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    2nd August 2007 - 20:01
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    North/South fairy crossing

    I'm prolly going to the Cold Kiwi then heading towards the bottom of NZ, then up the other side. What sort of stuff will I need for the crossing, like tie downs etc.
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  7. #22
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    26th February 2005 - 15:10
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    Only for Honda riders I presume, this crossing.
    Quote Originally Posted by skidmark
    This world has lost it's drive, everybody just wants to fit in the be the norm as it were.
    Quote Originally Posted by Phil Vincent
    The manufacturers go to a lot of trouble to find out what the average rider prefers, because the maker who guesses closest to the average preference gets the largest sales. But the average rider is mainly interested in silly (as opposed to useful) “goodies” to try to kid the public that he is riding a racer

  8. #23
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    2nd August 2007 - 20:01
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    It will be my lone trip, but others can join and leave as they please. It will be done with the least expenditure possible with hide or free camping where available.
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  9. #24
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    26th May 2005 - 20:09
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    If its not a busy time on the "fairy", then there'll be heaps of things to tie them down with, more of a problem of what to tie it to sometimes
    The Heart is the drum keeping time for everyone....

  10. #25
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    3rd February 2004 - 08:11
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    They're being mean to you (BTW it's "ferry")
    Take your own tie downs, sometimes there are some available on the boats but more often than not, nothing. Thats all you need.
    it's not a bad thing till you throw a KLR into the mix.
    those cheap ass bitches can do anything with ductape.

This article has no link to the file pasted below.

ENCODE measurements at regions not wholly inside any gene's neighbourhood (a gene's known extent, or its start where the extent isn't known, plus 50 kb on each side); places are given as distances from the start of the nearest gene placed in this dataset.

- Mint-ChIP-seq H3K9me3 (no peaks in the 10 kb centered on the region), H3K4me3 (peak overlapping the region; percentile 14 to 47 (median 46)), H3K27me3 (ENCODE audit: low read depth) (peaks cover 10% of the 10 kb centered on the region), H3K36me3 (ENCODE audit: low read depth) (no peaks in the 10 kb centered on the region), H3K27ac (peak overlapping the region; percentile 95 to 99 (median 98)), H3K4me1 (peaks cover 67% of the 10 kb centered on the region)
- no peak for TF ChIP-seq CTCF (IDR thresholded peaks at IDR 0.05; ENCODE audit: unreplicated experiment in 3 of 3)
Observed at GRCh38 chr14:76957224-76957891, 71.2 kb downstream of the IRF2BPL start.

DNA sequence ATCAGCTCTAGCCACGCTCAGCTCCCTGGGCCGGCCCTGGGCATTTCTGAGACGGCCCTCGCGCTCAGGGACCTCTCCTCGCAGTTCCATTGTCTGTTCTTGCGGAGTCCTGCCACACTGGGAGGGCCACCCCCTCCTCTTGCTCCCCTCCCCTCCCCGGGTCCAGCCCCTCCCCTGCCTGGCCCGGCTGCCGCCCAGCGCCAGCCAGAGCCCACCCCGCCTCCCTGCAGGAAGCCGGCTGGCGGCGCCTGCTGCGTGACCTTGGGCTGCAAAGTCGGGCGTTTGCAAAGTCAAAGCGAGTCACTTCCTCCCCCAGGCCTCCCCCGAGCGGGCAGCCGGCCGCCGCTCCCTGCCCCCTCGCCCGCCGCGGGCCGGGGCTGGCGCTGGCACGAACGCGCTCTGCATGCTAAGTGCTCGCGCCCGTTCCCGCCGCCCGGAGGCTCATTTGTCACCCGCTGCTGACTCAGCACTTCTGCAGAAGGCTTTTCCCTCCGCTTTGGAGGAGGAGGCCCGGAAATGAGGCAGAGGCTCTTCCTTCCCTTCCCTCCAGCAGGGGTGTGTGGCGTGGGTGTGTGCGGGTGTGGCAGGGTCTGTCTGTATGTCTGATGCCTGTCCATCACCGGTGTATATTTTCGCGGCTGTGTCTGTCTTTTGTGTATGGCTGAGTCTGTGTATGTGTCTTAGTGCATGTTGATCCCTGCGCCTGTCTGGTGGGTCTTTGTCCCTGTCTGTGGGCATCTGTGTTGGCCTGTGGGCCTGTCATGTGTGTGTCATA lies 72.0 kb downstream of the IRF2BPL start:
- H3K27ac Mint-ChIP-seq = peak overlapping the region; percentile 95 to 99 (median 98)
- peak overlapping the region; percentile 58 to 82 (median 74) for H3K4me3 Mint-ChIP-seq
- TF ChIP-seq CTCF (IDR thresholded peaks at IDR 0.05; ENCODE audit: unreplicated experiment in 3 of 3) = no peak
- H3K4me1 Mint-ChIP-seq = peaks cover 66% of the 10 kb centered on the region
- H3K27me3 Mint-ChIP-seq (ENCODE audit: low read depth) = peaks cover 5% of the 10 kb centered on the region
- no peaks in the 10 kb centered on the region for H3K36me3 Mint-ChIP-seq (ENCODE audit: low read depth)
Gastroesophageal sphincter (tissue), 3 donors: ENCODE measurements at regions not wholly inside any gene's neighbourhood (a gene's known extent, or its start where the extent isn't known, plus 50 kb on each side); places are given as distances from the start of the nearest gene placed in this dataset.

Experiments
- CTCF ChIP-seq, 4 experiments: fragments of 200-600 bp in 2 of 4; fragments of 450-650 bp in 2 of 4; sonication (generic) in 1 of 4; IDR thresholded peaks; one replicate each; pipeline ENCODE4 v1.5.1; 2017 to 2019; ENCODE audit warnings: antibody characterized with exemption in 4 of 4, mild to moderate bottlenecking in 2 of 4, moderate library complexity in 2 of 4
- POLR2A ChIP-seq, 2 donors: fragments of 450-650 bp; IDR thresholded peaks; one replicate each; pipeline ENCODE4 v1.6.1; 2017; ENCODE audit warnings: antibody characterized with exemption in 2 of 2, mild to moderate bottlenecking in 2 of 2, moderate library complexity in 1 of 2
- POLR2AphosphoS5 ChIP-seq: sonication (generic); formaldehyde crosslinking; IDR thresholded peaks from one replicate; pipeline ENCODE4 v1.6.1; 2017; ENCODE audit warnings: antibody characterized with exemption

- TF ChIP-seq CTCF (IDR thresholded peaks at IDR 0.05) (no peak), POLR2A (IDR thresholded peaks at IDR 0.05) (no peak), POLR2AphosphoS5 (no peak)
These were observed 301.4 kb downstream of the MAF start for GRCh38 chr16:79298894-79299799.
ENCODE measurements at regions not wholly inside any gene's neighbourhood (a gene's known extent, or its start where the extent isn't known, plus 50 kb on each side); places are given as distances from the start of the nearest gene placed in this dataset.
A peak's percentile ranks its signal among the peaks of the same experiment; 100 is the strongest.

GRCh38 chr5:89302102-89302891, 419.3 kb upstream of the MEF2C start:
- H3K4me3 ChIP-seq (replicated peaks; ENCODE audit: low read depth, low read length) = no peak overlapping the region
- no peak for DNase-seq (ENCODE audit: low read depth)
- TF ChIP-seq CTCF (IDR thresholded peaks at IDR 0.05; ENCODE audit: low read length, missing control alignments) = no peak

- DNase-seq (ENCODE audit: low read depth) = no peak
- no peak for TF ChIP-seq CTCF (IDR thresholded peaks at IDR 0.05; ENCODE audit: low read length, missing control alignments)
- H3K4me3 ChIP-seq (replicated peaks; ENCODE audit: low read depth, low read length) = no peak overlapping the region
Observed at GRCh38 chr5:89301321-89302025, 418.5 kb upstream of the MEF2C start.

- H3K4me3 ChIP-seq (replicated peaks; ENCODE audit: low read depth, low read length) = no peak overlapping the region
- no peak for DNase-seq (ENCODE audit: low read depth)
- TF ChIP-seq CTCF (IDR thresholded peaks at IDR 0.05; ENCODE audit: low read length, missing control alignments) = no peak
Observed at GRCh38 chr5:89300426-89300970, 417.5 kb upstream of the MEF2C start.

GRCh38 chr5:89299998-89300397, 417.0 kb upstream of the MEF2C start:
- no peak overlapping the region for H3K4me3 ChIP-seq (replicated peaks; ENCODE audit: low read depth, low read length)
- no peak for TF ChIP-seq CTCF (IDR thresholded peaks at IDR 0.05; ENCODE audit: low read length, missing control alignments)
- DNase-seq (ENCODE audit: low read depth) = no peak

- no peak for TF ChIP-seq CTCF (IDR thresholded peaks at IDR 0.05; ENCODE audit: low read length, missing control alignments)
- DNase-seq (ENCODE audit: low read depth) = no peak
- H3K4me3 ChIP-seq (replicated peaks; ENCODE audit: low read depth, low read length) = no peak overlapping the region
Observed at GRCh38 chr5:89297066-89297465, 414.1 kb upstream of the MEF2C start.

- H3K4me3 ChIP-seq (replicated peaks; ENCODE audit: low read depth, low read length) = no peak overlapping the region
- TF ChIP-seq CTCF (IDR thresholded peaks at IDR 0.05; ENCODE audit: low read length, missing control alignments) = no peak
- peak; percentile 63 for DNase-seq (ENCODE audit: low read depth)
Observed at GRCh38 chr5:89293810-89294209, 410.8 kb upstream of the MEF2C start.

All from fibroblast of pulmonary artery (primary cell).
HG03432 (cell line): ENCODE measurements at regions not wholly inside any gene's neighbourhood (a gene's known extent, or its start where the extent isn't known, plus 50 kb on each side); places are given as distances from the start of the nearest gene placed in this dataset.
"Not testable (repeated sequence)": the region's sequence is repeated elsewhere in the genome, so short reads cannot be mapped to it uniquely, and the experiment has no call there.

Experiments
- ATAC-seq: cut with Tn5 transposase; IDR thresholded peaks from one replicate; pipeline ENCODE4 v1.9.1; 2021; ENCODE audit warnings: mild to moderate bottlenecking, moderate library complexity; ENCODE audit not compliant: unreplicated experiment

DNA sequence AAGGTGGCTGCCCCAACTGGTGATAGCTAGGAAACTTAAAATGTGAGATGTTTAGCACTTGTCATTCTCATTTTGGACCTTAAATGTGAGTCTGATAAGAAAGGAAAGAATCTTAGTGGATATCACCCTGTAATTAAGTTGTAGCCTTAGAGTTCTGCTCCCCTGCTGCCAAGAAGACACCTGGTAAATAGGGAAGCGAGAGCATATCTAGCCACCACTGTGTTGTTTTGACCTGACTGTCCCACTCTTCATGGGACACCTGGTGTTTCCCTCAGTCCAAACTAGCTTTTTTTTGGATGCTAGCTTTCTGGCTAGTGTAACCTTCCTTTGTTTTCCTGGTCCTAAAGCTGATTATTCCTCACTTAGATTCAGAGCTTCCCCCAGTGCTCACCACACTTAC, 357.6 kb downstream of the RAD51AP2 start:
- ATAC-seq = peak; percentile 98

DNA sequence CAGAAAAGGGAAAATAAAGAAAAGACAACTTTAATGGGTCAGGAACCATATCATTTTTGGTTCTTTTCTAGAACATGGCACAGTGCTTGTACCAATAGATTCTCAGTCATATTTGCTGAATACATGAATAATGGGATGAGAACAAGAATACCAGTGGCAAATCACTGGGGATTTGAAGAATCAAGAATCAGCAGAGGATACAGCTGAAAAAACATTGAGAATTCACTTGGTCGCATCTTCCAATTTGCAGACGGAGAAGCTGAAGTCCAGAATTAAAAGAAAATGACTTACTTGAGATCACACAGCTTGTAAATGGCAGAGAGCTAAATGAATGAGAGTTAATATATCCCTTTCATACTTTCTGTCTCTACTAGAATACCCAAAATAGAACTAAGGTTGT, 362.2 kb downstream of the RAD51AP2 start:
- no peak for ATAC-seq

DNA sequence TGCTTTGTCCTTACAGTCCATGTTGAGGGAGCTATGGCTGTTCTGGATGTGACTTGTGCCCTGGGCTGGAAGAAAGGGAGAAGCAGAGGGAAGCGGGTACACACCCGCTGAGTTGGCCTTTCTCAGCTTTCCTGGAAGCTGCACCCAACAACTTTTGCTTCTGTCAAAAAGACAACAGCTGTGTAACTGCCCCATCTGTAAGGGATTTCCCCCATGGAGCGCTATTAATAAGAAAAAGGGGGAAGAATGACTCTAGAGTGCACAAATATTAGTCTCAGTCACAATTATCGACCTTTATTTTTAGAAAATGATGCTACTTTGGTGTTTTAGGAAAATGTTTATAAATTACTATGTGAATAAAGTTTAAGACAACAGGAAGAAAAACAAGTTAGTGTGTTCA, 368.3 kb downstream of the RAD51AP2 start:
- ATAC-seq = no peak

(PostalDave on ADVrider)

  11. #26
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    1st January 2007 - 19:48
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    i do about thirty or so crossings a year on the ferries,all on bikes.(tough job,someones gotta do it)

    the interislander provided tie downs for us bikers,but some assholes stole most of them,and the word i get from the guys there is they wont be replaced-cant really blame them huh.

    the bluebridge boats are about the same cost,have far better food,cabins to sleep in that are FREE if you are lucky,much better coffeeand generally a far better experience.you can take your own tie downs but ropes are provided.and tie your own bike down cos then you wont have to worry about expensive bits getting scratched/broken etc.

    either way,its a great trip,just make sure you take your favorite brew of 2T oil with you cos the good stuff is few and far between round these parts,which is why i keep a 200 litre stash of fully synthetic for personal use
    "more than two strokes is masturbation"
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  12. #27
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    14th March 2006 - 21:55
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    Quote Originally Posted by gammaguy View Post
    i do about thirty or so crossings a year on the ferries,all on bikes.(tough job,someones gotta do it)

    the interislander provided tie downs for us bikers,but some assholes stole most of them,and the word i get from the guys there is they wont be replaced-cant really blame them huh.

    the bluebridge boats are about the same cost,have far better food,cabins to sleep in that are FREE if you are lucky,much better coffeeand generally a far better experience.you can take your own tie downs but ropes are provided.and tie your own bike down cos then you wont have to worry about expensive bits getting scratched/broken etc.

    either way,its a great trip,just make sure you take your favorite brew of 2T oil with you cos the good stuff is few and far between round these parts,which is why i keep a 200 litre stash of fully synthetic for personal use
    and if you get on Bluebridge (currently Monte Stello) when dogsnbikes is working then you will get looked after really well

    I have travelled on the Bluebridge & staff are really helpful good tie down points & chock for the wheel to help anchor it down - If you have a fully faired bike I would invest in a handlebar bra (oxford product) keeps the tie downs well away from the fairings
    Have to Karma ... Justice catches up eventually !!

  13. #28
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    26th February 2005 - 15:10
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    Sigh. Pearls before swine, that's what it is.
    Quote Originally Posted by skidmark
    This world has lost it's drive, everybody just wants to fit in the be the norm as it were.
    Quote Originally Posted by Phil Vincent
    The manufacturers go to a lot of trouble to find out what the average rider prefers, because the maker who guesses closest to the average preference gets the largest sales. But the average rider is mainly interested in silly (as opposed to useful) “goodies” to try to kid the public that he is riding a racer

  14. #29
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    30th November 2007 - 11:49
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    I have Tie downs you are welcome to borrow, if you dont want to buy some, I used them at christmas when i went across.

  15. #30
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    18th May 2005 - 09:30
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    Just get some tie downs, if you're heading down on the nsr they can double as a way of tieing your gear to the bike. Lock it down properly on the ferry, in gear, tie down so the forks are partially compressed etc